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Publication numberUS20100161144 A1
Publication typeApplication
Application numberUS 12/341,764
Publication dateJun 24, 2010
Filing dateDec 22, 2008
Priority dateDec 22, 2008
Also published asCN101849494A, EP2215906A1, US8295985
Publication number12341764, 341764, US 2010/0161144 A1, US 2010/161144 A1, US 20100161144 A1, US 20100161144A1, US 2010161144 A1, US 2010161144A1, US-A1-20100161144, US-A1-2010161144, US2010/0161144A1, US2010/161144A1, US20100161144 A1, US20100161144A1, US2010161144 A1, US2010161144A1
InventorsTimothy J. Crist
Original AssigneeRain Bird Corporation
Export CitationBiBTeX, EndNote, RefMan
External Links: USPTO, USPTO Assignment, Espacenet
Latching solenoid energy reserve
US 20100161144 A1
Abstract
An irrigation device including an actuator configured to control water flow to at least one water delivery device, a first stored energy source configured to power the actuator to effect irrigation via the at least one water delivery device, and a second stored energy source which is separate from the first stored energy source, wherein the second stored energy source is configured to power the actuator to terminate the irrigation via the at least one water delivery device. The irrigation devices further includes a controller configured to cause the first stored energy source to power the actuator to effect the irrigation, responsive to an instruction to provide irrigation, and to cause the second stored energy source to power the actuator to terminate the irrigation responsive to a termination condition.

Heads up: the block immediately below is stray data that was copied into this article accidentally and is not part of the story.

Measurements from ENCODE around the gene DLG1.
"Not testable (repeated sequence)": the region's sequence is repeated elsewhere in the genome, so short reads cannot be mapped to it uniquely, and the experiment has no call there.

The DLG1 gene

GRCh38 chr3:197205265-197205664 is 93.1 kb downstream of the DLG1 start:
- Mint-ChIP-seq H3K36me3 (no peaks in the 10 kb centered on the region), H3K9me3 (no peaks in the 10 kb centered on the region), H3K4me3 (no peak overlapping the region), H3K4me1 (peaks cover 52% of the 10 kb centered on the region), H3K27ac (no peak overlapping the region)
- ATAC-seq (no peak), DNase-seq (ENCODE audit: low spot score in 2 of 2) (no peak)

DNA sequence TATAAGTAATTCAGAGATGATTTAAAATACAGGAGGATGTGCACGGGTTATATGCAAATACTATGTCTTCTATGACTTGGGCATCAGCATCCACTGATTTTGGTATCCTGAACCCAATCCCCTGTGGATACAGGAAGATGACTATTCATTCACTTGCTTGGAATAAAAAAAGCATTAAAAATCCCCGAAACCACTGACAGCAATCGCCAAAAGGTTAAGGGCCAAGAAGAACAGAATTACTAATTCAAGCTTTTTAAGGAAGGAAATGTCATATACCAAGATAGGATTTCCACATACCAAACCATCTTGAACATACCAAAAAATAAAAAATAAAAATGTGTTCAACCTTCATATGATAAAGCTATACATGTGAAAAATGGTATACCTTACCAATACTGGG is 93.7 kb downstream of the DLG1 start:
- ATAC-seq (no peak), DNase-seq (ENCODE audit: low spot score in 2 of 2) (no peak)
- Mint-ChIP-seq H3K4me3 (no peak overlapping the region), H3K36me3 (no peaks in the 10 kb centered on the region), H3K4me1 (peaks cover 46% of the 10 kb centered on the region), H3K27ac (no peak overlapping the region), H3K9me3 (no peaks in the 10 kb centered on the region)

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Claims(22)
1. A method for controlling irrigation, the method comprising:
powering an actuator to open a valve responsive to an instruction to provide irrigation using power from a first stored energy source; and
powering the actuator to close the valve using power from a second stored energy source if a stored energy level of the second stored energy source falls below a first threshold level.
2. The method according to claim 1, further comprising:
determining the stored energy level of the second stored energy source.
3. The method according to claim 1, the method further comprising:
providing power to a controller using the second stored energy source in the event of an interruption of power supplied to the controller by an external source.
4. The method according to claim 1, further comprising:
determining a stored energy level of the first stored energy source, wherein the powering of the actuator to open the valve occurs only if the stored energy level of the first stored energy source exceeds a second threshold level.
5. The method according to claim 1, wherein the first stored energy source and the second stored energy source are implemented using separate devices.
6. The method according to claim 1, wherein the first stored energy source and the second stored energy source are implemented using separate capacitors.
7. The method according to claim 1, further comprising:
initiating the powering of the actuator to close the valve if a time period during which the valve is open exceeds a maximum time threshold.
8. The method according to claim 1, further comprising: